Sequencing Result: Too Many A->T Variants
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12.6 years ago
Liyf ▴ 300

Hi, everyone, I have a problem with my exome sequencing result. In my result, almost half of somatic variants are A->T/T->A. It is really very confusing!!! I check my data, and found that original data are regular. But when removing dbsnp and 1000 genome, I found that variants A->T in tumor are much more than variants A->T in normal. Are there any suggestions???

sequencing • 2.3k views
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Maybe by setting a (higher) threshold to the fraction of reads required to call a variant and the coverage? Can you look at some variants and check how many reads support the variant call? On the other hand, I didn't totally understand why your result (~50% A<->T substitution) is totally unexpected?

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Half is not unexpected if there are less than 10 mutations. A test is needed.

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Can you try to give a little more background here on your sequencing technology, experimental setup. etc. maybe also put in a table of substitution counts? What comes to mind immediately is sequencing errors and that many variants called could be false positives.

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I use Hiseq2000, and Agilent 50M to capture exome regions. If that are sequencing errors, how can I do to filter them?

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Also, have you made adjusted your parameters to exclude regions with read depth that is is unusually low or high? Both can cause SNP calling oddities (for different reasons).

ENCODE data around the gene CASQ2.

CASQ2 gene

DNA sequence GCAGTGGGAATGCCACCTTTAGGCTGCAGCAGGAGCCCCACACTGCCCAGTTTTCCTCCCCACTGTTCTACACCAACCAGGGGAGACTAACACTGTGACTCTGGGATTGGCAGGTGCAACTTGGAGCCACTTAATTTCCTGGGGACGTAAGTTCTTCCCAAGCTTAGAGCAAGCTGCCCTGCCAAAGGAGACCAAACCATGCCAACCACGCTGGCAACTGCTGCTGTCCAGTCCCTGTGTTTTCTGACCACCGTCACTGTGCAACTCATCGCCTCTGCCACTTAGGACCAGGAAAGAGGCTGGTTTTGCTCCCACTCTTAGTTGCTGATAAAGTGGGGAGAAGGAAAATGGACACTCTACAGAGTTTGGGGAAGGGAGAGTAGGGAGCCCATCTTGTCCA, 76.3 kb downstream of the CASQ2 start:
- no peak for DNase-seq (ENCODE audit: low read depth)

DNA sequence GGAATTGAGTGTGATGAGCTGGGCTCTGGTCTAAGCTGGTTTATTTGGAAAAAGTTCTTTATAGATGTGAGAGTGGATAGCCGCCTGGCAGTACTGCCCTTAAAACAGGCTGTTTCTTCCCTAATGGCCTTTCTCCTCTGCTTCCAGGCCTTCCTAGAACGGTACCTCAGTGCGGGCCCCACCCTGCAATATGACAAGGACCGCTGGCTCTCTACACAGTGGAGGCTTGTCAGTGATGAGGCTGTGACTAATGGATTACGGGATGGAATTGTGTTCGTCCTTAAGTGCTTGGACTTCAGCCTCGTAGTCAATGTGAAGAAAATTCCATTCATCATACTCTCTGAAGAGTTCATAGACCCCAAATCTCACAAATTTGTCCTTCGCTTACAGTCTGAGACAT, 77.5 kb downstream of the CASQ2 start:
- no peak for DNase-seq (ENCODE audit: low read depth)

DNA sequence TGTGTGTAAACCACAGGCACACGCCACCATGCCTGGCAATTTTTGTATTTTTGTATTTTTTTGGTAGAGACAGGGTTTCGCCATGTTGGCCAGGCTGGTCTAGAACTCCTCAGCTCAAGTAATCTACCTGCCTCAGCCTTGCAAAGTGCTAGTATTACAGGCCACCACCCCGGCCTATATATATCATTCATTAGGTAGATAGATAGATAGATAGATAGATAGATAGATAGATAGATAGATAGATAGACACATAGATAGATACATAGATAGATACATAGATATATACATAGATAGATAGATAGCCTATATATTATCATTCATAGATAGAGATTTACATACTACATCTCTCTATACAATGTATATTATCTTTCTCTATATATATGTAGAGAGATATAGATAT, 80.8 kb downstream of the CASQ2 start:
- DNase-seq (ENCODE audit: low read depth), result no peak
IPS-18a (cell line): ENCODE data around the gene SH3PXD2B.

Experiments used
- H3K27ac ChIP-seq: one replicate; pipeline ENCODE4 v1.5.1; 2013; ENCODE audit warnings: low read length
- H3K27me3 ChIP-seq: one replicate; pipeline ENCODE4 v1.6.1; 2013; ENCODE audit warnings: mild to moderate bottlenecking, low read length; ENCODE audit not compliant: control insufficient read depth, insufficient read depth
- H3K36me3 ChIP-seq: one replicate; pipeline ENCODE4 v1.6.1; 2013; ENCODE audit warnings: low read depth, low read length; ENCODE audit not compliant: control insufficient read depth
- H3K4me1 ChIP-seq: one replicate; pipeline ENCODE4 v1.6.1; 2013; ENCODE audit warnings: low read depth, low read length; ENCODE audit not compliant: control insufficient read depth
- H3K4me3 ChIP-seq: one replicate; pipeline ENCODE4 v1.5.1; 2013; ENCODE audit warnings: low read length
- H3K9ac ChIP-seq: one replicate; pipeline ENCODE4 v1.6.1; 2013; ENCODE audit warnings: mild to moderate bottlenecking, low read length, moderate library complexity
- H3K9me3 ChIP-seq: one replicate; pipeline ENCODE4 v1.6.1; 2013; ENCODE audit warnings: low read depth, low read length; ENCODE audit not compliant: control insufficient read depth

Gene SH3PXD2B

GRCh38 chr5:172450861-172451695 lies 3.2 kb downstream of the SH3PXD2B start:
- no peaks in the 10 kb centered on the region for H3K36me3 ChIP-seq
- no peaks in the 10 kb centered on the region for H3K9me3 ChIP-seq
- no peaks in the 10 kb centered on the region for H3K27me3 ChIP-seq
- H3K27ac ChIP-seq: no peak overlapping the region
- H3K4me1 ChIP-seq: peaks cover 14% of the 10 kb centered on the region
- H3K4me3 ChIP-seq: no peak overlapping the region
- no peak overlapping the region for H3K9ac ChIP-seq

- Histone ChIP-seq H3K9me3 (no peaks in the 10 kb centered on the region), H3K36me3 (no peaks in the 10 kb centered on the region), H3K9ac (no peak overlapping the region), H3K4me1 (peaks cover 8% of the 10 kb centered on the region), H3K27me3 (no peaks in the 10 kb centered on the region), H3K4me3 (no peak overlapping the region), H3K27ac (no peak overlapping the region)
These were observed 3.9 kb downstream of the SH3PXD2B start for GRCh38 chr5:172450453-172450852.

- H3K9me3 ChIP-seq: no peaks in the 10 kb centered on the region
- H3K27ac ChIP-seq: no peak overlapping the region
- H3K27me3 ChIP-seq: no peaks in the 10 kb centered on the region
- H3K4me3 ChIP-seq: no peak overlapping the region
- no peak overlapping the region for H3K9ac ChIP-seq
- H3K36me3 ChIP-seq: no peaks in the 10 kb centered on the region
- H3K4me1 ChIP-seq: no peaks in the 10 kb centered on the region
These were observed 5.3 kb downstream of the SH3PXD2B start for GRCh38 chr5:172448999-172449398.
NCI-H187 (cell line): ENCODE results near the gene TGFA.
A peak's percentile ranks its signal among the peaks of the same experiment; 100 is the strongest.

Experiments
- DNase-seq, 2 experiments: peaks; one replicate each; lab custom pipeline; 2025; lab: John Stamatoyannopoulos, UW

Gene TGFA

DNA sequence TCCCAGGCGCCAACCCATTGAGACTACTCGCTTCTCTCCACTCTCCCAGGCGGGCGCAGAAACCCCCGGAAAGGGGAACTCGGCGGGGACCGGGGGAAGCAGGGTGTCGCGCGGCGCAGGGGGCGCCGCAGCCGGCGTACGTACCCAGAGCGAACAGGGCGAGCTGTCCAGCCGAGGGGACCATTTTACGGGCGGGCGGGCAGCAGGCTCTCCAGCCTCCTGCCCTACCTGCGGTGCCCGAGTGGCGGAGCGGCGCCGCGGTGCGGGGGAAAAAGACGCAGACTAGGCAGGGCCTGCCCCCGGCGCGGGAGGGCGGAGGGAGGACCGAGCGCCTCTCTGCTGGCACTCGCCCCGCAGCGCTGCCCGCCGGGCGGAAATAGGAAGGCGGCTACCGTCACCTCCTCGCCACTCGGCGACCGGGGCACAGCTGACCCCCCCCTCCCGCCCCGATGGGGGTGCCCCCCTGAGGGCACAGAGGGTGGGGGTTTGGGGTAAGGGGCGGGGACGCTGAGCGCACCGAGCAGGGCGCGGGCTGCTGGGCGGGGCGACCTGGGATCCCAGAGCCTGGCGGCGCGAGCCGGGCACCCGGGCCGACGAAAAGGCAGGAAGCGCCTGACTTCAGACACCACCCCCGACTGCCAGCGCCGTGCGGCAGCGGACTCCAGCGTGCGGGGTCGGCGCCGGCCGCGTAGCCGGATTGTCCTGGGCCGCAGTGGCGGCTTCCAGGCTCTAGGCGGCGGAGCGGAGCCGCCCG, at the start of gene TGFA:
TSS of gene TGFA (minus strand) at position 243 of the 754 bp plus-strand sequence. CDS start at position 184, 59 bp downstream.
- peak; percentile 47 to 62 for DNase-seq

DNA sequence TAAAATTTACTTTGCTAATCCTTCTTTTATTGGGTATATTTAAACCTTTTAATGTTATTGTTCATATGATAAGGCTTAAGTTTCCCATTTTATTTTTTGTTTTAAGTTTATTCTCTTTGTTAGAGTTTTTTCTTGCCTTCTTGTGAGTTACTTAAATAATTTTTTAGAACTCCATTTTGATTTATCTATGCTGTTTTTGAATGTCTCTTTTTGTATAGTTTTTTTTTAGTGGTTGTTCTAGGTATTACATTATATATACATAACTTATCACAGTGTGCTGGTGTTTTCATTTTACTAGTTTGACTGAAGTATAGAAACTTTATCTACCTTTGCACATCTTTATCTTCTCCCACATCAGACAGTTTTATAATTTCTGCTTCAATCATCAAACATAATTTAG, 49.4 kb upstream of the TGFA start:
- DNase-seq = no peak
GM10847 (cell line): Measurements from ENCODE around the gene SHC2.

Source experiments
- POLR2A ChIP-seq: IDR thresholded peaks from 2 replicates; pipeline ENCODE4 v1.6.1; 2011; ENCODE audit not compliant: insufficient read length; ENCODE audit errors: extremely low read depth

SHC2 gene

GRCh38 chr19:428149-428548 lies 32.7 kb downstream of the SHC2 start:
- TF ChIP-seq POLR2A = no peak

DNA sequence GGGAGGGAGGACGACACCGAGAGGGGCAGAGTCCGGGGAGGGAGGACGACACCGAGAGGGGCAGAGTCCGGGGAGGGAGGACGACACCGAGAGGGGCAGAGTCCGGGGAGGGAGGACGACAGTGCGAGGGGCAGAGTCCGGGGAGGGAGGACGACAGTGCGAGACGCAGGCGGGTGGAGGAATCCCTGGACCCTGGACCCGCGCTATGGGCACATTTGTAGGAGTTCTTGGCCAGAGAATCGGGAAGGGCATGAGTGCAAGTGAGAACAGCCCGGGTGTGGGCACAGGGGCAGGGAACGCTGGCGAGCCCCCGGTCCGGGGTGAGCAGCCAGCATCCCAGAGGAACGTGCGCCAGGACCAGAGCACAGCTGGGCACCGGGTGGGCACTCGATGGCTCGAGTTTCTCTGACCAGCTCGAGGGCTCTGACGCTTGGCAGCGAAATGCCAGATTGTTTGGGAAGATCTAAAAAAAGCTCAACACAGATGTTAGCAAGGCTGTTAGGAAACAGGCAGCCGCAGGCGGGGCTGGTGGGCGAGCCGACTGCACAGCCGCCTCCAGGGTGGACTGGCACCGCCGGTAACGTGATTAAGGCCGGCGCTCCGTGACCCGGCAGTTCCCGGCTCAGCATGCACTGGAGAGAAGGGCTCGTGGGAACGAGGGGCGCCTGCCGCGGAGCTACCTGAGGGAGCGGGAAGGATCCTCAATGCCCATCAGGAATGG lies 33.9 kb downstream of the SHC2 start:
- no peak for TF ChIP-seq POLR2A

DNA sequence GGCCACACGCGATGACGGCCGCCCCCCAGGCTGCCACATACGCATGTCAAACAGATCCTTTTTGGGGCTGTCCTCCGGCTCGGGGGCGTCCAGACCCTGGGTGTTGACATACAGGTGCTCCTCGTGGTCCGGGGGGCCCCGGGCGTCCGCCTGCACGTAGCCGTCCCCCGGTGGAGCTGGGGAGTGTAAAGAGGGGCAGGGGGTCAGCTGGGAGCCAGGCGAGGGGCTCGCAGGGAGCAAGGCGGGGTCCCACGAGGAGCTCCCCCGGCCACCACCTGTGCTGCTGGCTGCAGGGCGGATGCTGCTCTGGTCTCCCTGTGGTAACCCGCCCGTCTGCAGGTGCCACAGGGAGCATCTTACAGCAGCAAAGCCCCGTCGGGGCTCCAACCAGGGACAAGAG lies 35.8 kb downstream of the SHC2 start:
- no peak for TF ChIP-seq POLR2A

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I have set depth at least 8 and >15% in tumor and <0.5% in normal. Michael, by the way, do you think 50% A<->T substitution is acceptable? I did not read any paper say their AT substitution is so high.

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I did not remove those depth >500, which used by some scientists. Because my average depth is 140X~160X, I think remove >500X may cause some missingness.

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oh, that just the problem, I have average of 60!

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What I mean is all the mutation.

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12.6 years ago

I'm assuming that some filtering has been done and done well. If these are cancer samples (you mention somatic), are you sure that you want to make your finding go away? There are cancers for which an echo of the etiology can be seen in sequencing results (melanoma, colon cancer, lung cancer) as biases in the type and/or number of somatic variants. In the end, you will probably need to do some validation, perhaps both in-silico by comparing to COSMIC and in vitro with further sequencing.

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Thanks. Yes, they are cancer samples. By the way, Sean, I read your paper about melanoma, it is a good job, and in your paper, C->T/G->A is most and I think it is right, while in my work, it is not. So I confused. Any suggestions? My e-mail: liyf_tsinghua@yahoo.com.cn

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